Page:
The verse “man shall not live by bread alone” comes from Deuteronomy 8:3 in the Bible. This verse is referring to the fact that human beings need more than just physical food to truly live and thrive. There are important spiritual dimensions to life that go beyond material needs.
Here is the full verse in context from Deuteronomy 8:3 (ESV): “And he humbled you and let you hunger and fed you with manna, which you did not know, nor did your fathers know, that he might make you know that man does not live by bread alone, but man lives by every word that comes from the mouth of the LORD.”
This verse comes right after Moses has been reminding the Israelites of God’s provision for them during their wilderness wanderings after the exodus from Egypt. For 40 years, God fed the Israelites miraculous “manna” from heaven while they traveled to the Promised Land. God used this provision of manna to teach the Israelites that they needed more than just physical bread. They needed spiritual nourishment from God’s words and instruction.
When Moses says “man shall not live by bread alone,” he is teaching that human beings need spiritual nourishment just as much as they need food. Physical bread is necessary for survival, but it is not enough for true life and fulfillment. People need spiritual sustenance, which comes from God’s words and presence.
Some key lessons we can take from this verse:
- Human beings have physical needs (like food) that must be met, but there are also spiritual needs that are just as essential.
- Bread sustains physical life, but God’s Word sustains spiritual life.
- Physical life alone is incomplete – we need a vital spiritual relationship with God to fully thrive.
- If we neglect spiritual nourishment while pursuing material needs, we will end up lacking true fulfillment.
- A solely material outlook on life can never satisfy our deep spiritual hungers.
- We must make time to feed our spirits through prayer, Bible study, worship, etc. in addition to meeting our physical needs.
- Jesus later quotes this verse to stress spiritual realities when he is tempted by Satan in the wilderness (Matthew 4:4, Luke 4:4).
1. Humans have both physical and spiritual needs
This verse makes it clear that human beings were created by God with both physical and spiritual needs and dimensions. We have bodies that biologically require food, water and shelter to survive. But we are more than just bodies – we also have spirits made to connect with God, the spiritual realm, truth, beauty, purpose, morality, and eternity. Just staying physically alive is not enough – we must also nurture our spirits.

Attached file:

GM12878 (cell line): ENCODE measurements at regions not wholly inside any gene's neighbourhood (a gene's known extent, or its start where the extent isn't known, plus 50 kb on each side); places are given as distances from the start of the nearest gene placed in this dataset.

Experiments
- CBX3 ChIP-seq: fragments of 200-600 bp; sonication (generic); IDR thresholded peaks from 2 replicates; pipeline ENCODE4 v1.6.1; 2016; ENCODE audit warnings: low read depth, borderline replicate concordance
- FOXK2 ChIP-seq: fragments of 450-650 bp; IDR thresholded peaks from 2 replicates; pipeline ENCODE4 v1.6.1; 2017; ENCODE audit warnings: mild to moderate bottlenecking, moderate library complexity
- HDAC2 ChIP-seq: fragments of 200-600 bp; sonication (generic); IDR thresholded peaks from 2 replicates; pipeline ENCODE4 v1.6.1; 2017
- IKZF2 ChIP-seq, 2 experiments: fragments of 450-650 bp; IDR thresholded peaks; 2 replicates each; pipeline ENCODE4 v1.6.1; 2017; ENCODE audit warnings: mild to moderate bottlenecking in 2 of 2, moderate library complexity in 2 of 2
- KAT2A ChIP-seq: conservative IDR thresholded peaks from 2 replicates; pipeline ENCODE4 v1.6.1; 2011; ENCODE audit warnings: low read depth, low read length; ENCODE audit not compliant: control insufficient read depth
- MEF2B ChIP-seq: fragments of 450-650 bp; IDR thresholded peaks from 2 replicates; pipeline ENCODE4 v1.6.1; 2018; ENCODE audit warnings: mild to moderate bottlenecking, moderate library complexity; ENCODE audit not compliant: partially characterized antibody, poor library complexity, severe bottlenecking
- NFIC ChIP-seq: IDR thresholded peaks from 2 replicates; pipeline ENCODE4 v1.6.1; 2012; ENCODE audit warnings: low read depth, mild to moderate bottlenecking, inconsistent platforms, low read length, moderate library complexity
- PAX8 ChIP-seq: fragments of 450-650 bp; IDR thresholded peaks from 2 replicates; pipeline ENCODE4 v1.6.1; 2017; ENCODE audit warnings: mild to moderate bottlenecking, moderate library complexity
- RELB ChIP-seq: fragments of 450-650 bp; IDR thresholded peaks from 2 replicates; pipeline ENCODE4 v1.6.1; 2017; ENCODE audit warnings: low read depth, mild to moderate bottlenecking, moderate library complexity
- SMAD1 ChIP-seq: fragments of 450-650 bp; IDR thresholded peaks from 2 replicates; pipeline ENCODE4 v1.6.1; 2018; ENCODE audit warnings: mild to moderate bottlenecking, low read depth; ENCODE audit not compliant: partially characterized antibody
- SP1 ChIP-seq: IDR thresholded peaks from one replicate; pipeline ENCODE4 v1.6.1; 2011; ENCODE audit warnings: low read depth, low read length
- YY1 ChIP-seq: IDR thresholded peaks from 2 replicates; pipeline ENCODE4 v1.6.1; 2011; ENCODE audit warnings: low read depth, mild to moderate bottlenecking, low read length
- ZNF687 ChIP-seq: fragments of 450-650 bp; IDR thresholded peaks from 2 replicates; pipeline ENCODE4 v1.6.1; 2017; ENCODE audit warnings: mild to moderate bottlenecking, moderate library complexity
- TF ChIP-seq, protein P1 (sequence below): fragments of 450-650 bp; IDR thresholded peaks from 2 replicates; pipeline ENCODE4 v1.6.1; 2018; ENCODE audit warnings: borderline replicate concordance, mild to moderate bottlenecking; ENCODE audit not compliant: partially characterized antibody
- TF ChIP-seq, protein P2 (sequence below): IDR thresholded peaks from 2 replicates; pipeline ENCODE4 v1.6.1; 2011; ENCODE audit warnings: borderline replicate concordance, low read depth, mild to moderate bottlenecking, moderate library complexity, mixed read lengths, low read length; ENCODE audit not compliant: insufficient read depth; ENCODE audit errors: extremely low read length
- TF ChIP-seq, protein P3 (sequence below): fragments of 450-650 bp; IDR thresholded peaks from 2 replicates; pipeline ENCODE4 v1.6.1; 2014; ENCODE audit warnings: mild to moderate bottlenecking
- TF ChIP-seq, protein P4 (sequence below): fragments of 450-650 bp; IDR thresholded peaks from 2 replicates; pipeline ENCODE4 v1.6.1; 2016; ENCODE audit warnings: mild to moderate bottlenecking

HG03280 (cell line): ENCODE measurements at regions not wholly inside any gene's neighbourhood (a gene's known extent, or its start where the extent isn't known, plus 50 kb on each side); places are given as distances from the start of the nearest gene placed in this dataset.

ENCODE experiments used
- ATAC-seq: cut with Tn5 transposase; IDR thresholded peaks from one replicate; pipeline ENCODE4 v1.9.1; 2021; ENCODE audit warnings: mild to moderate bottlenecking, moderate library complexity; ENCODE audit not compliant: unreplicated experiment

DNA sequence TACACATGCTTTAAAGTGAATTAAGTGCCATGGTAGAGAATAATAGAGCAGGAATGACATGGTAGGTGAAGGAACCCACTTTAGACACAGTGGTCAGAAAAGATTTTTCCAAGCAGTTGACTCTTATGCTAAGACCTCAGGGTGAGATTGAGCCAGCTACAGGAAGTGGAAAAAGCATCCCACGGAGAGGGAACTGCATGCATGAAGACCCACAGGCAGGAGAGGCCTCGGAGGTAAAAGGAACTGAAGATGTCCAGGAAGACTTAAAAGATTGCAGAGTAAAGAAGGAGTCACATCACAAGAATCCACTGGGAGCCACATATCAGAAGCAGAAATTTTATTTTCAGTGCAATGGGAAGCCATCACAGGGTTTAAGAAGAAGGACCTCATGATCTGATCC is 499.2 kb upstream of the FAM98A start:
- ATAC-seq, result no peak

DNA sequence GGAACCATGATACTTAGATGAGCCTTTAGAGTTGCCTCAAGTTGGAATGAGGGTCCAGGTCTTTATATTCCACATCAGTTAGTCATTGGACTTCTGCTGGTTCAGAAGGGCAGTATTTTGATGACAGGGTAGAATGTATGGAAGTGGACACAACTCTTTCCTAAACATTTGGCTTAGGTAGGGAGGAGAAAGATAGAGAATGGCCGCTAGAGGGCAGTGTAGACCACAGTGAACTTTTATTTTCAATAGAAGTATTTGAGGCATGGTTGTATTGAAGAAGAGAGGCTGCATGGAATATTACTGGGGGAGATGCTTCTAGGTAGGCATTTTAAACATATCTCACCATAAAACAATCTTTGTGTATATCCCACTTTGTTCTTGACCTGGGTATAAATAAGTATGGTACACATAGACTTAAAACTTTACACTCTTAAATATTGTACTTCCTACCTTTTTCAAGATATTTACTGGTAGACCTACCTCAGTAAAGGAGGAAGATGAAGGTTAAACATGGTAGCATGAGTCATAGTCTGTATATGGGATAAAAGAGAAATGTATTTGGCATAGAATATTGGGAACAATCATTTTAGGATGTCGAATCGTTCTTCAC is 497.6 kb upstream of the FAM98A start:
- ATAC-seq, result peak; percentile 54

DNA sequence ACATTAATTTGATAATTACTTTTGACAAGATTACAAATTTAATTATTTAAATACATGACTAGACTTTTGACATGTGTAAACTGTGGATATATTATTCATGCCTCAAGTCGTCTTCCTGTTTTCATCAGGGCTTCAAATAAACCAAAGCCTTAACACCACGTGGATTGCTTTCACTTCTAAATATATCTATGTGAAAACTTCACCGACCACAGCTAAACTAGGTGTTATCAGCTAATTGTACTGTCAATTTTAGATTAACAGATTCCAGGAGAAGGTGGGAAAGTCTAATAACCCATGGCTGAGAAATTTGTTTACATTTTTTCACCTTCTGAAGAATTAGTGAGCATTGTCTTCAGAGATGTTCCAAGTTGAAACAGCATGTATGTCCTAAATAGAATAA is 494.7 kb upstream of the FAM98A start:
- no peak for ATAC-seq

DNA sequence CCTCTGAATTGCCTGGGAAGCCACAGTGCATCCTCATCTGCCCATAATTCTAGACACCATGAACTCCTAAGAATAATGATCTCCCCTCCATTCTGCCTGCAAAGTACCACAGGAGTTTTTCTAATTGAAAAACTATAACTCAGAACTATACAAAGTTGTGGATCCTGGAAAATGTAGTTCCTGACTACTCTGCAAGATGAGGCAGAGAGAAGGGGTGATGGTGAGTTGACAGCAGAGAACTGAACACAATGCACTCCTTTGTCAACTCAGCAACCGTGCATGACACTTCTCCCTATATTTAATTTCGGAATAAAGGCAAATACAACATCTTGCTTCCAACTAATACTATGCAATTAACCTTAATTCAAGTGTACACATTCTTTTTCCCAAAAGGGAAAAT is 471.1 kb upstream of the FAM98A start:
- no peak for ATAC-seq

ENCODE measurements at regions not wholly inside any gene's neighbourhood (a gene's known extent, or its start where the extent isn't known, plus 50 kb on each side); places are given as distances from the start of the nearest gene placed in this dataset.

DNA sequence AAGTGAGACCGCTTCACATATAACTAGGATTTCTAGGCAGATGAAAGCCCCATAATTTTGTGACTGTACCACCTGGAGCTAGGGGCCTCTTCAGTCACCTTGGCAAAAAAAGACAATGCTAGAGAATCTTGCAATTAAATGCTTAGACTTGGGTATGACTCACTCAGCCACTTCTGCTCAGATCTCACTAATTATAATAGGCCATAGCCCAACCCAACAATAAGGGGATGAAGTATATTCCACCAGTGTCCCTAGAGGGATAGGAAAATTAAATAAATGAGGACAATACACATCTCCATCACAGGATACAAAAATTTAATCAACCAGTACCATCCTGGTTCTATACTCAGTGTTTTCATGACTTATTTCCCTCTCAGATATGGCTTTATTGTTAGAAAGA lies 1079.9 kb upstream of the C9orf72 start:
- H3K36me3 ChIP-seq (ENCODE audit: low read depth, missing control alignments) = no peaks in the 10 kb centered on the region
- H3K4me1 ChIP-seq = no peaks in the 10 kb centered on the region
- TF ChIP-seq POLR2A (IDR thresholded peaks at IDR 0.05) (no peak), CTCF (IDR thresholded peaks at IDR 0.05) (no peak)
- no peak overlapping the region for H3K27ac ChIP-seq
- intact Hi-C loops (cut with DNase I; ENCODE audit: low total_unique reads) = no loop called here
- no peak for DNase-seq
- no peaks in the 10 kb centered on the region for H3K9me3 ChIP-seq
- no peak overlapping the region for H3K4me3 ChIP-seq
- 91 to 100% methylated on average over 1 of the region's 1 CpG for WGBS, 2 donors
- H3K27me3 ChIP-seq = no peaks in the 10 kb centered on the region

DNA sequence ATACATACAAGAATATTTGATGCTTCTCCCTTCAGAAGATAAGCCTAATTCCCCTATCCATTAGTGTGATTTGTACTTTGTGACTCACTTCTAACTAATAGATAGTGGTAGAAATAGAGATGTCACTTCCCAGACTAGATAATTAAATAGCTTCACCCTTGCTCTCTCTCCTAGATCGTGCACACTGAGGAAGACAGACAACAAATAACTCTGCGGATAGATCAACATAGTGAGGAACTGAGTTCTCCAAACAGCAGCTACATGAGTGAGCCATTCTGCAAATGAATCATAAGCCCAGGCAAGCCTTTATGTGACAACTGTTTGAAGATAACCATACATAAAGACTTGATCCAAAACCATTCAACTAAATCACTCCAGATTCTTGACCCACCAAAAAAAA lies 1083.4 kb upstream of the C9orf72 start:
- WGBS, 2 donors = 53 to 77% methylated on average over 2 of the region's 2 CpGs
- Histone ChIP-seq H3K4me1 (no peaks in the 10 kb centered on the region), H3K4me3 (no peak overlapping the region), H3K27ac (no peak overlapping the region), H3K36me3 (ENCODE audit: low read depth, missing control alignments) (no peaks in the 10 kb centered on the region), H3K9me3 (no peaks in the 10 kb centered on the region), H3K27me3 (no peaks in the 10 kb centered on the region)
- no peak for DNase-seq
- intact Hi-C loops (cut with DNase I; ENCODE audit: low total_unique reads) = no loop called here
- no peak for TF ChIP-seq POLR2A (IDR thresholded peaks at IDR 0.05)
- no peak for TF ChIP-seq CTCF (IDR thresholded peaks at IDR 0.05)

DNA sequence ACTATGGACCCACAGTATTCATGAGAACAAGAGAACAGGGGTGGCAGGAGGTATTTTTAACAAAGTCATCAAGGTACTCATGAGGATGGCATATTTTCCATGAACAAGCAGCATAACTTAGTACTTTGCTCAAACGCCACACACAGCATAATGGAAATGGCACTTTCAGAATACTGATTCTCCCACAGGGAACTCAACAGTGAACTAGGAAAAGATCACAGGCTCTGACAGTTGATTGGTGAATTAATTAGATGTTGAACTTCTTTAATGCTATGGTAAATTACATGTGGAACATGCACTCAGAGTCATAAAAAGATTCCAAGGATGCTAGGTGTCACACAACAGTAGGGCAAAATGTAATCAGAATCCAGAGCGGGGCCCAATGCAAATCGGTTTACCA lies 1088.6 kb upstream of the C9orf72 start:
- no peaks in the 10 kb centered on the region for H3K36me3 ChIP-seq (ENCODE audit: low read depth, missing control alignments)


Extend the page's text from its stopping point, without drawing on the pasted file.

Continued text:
The innovative author Maslow depicted this in his famous hierarchy of needs. Along with basic physical needs, humans also have higher psychological and self-fulfillment needs that require spiritual nourishment. As Jesus said, “What does it profit a man if he gains the whole world yet loses his soul?” (Mark 8:36). Our spirits have hungers that bread cannot satisfy.
Many people today live as if only the physical realm is real. But Jesus reminds us that both our bodies and spirits matter to God. We are incomplete without spiritual nourishment. As the French philosopher Pascal wrote, “There is a God-shaped vacuum in the heart of each man which cannot be satisfied by any created thing but only by God the Creator.”
2. God’s Word nourishes our spirits
In the verse, bread represents physical nourishment, while God’s Word represents spiritual nourishment. Just as bread feeds our bodies, Scripture feeds our spirits the essential nutrients we need to thrive. God’s Word gives us spiritual direction, wisdom, truth, reproof, encouragement and hope.
Jesus frequently emphasized the life-giving properties of God’s Word. He declared, “The words I have spoken to you are spirit and they are life” (John 6:63). The apostle Peter echoed, “Lord, to whom shall we go? You have the words of eternal life” (John 6:68). God’s Word is like water for a thirsty soul. It revives us and gives strength and vision for each day.
Regular consumption of God’s Word is crucial for healthy spirituality, just as regular meals are vital for physical health. Neglecting Scripture consistently is like going days without food – it leads to spiritual weakness, deficiency and poor health. As believers we must feast on the Word and let it dwell in us richly (Colossians 3:16).
3. Physical life alone is incomplete
This verse teaches us that having just physical life in and of itself does not make for completeness, meaning or fulfillment. We can have food, shelter, survival – yet still lack the higher purposes that make life worth living. As the Teacher of Ecclesiastes observed, without God life under the sun is “meaningless” and like “chasing after the wind” (Ecclesiastes 2:17).
Our spirits long for so much more than just material survival. We desire things like purpose, hope, truth, justice, beauty, morality, freedom, creativity, joy, accomplishment, belonging and love. We wrestle with core questions like “Who am I?” “Why am I here?” and “Where am I going after death?” Physical bread cannot answer these deeper longings. Only spiritual nourishment through God can truly satisfy our souls.